1 His wild and enthusiastic imagination was chastened by the sensibility of his heart.
2 Thus has a week passed away, while I have listened to the strangest tale that ever imagination formed.
3 I formed in my imagination a thousand pictures of presenting myself to them, and their reception of me.
4 But I did not feel the inconvenience of the weather; my imagination was busy in scenes of evil and despair.
5 I walked up and down my room hastily and perturbed, while my imagination conjured up a thousand images to torment and sting me.
6 I try in vain to be persuaded that the pole is the seat of frost and desolation; it ever presents itself to my imagination as the region of beauty and delight.
7 His soul overflowed with ardent affections, and his friendship was of that devoted and wondrous nature that the world-minded teach us to look for only in the imagination.
8 My imagination was vivid, yet my powers of analysis and application were intense; by the union of these qualities I conceived the idea and executed the creation of a man.
9 I knew well therefore what would be my father's feelings, but I could not tear my thoughts from my employment, loathsome in itself, but which had taken an irresistible hold of my imagination.
10 All that he said threw greatly into the shade Cornelius Agrippa, Albertus Magnus, and Paracelsus, the lords of my imagination; but by some fatality the overthrow of these men disinclined me to pursue my accustomed studies.
11 The resources of his mind on this occasion were truly astonishing: his conversation was full of imagination; and very often, in imitation of the Persian and Arabic writers, he invented tales of wonderful fancy and passion.
12 I doubted at first whether I should attempt the creation of a being like myself, or one of simpler organization; but my imagination was too much exalted by my first success to permit me to doubt of my ability to give life to an animal as complex and wonderful as man.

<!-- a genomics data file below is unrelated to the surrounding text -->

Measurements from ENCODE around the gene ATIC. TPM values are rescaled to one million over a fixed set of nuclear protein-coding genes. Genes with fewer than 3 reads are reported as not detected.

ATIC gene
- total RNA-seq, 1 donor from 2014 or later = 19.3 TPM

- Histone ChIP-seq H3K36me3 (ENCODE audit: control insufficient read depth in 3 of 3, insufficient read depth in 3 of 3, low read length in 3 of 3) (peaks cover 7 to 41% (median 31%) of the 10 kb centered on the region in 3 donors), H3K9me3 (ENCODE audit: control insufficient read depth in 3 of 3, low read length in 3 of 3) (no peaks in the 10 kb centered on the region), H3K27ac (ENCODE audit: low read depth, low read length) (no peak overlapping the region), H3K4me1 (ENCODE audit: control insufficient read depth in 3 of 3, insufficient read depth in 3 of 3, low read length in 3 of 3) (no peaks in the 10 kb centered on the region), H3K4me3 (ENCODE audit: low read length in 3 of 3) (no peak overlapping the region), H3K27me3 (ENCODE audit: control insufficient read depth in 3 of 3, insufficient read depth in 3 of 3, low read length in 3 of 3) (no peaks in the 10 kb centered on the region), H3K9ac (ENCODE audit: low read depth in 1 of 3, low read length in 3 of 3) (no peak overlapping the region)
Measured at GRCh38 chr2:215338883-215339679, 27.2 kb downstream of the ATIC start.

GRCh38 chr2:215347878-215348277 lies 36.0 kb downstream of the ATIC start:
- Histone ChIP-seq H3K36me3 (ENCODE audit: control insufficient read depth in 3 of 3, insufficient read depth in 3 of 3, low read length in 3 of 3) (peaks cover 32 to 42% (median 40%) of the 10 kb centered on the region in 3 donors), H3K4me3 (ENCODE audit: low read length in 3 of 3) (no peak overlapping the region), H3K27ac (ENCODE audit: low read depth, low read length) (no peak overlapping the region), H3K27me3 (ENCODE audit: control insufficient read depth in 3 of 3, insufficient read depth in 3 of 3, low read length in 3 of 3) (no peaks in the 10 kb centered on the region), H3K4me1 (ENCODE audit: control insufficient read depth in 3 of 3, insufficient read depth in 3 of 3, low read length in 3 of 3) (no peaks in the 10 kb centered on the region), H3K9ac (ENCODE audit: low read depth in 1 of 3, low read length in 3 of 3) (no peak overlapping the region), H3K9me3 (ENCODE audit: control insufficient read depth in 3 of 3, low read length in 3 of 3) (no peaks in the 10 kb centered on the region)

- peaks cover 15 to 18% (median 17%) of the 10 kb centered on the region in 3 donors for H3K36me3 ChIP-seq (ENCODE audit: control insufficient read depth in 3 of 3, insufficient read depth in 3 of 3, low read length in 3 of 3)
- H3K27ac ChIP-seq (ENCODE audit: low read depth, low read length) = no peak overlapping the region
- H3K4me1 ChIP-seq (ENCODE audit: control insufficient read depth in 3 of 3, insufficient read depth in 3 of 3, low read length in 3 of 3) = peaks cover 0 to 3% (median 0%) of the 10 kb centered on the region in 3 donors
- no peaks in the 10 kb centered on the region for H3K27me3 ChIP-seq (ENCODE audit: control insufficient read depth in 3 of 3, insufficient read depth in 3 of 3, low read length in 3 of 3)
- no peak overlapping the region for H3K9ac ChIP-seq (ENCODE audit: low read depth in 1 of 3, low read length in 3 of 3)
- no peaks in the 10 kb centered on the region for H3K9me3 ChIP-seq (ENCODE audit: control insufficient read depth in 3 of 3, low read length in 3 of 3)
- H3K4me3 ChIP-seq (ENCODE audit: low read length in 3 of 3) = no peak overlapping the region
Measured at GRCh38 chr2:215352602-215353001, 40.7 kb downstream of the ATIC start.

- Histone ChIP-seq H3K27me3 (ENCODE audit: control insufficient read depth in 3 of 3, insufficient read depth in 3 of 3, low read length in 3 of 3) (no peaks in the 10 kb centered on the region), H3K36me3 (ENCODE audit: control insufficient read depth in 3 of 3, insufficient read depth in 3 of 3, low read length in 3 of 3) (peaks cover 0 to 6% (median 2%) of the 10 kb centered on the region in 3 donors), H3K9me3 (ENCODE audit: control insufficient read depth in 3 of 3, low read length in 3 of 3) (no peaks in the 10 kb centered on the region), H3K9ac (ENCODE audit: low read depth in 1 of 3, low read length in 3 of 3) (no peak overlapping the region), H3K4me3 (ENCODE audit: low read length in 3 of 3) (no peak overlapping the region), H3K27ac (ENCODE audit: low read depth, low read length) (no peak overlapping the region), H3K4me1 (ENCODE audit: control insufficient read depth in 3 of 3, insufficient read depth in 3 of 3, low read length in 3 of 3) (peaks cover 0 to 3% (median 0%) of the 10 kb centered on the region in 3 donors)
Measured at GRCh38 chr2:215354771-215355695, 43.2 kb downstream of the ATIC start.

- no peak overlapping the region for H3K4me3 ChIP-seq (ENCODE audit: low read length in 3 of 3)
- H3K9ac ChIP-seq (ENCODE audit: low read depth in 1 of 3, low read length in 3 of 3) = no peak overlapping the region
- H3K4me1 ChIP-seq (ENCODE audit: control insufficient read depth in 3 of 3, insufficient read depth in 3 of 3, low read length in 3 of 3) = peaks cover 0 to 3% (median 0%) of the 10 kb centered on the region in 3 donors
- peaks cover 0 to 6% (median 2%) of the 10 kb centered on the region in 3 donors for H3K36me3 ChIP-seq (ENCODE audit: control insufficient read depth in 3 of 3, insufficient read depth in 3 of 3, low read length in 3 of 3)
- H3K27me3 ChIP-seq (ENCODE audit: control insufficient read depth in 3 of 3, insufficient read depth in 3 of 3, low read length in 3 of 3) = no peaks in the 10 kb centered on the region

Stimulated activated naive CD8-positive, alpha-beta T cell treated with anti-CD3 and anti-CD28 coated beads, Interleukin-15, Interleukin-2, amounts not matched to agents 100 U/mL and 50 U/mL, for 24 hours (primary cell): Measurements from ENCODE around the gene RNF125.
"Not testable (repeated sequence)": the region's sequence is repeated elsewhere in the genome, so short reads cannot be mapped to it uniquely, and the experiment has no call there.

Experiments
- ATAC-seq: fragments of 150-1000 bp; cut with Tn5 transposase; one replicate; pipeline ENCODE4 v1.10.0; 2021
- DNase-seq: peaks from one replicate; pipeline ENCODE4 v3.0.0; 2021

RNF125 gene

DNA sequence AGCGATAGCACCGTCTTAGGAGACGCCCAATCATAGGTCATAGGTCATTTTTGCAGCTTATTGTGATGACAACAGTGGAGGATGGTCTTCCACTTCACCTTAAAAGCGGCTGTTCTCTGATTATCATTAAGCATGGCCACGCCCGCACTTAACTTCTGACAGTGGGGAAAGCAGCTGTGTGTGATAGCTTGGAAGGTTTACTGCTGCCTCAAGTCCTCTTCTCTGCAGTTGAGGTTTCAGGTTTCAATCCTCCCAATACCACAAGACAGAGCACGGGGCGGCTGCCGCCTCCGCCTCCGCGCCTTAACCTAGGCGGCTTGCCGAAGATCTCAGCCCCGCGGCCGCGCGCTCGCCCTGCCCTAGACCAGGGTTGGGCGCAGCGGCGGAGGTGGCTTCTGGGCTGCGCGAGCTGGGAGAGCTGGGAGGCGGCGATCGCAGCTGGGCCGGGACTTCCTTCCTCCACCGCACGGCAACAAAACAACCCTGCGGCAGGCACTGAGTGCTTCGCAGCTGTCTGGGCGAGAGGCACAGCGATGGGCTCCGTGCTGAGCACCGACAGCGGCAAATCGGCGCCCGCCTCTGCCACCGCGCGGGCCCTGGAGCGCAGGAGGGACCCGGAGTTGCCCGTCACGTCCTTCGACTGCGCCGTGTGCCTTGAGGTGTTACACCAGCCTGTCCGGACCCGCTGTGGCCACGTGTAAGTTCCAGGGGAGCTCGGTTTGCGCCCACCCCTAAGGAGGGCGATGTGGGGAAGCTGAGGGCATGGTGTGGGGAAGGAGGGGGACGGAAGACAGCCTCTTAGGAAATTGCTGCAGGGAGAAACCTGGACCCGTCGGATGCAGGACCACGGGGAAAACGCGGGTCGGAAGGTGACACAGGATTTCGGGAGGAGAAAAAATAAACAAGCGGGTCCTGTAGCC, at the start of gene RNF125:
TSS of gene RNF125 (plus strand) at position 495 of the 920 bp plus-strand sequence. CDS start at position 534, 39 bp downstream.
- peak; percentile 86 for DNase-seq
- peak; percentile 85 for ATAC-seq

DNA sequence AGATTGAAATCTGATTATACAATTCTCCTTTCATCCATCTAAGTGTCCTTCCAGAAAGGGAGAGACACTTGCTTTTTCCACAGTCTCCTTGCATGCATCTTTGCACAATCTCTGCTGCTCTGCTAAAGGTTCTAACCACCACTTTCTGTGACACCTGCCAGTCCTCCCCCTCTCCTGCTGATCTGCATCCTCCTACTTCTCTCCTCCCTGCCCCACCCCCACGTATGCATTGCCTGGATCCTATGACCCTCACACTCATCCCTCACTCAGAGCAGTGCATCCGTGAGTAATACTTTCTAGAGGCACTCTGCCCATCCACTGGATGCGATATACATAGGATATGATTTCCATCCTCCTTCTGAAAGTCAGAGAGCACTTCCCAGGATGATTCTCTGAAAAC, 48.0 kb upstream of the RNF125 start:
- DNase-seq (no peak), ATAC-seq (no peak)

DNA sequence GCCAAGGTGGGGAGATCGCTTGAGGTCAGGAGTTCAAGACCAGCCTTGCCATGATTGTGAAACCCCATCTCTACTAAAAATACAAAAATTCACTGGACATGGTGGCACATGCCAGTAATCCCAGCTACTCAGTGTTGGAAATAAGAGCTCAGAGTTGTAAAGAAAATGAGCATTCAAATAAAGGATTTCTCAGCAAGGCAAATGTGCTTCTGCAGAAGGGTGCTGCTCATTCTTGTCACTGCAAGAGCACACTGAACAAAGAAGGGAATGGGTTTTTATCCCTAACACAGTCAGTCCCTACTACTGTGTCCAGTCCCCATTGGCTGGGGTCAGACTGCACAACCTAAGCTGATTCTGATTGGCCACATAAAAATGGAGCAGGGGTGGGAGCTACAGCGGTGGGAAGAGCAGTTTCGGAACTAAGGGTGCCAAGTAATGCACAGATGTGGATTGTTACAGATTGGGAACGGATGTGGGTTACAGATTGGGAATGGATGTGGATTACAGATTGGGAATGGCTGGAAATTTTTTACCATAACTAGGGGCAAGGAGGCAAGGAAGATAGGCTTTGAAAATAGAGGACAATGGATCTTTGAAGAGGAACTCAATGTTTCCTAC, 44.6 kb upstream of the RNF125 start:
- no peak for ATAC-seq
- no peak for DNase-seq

13 Doubtless my words surprised Henry; he at first believed them to be the wanderings of my disturbed imagination, but the pertinacity with which I continually recurred to the same subject persuaded him that my disorder indeed owed its origin to some uncommon and terrible event.
14 Yet she appeared confident in innocence and did not tremble, although gazed on and execrated by thousands, for all the kindness which her beauty might otherwise have excited was obliterated in the minds of the spectators by the imagination of the enormity she was supposed to have committed.
15 And thus for a time I was occupied by exploded systems, mingling, like an unadept, a thousand contradictory theories and floundering desperately in a very slough of multifarious knowledge, guided by an ardent imagination and childish reasoning, till an accident again changed the current of my ideas.
16 Before, I looked upon the accounts of vice and injustice that I read in books or heard from others as tales of ancient days or imaginary evils; at least they were remote and more familiar to reason than to the imagination; but now misery has come home, and men appear to me as monsters thirsting for each other's blood.
17 My father had often, during my imprisonment, heard me make the same assertion; when I thus accused myself, he sometimes seemed to desire an explanation, and at others he appeared to consider it as the offspring of delirium, and that, during my illness, some idea of this kind had presented itself to my imagination, the remembrance of which I preserved in my convalescence.
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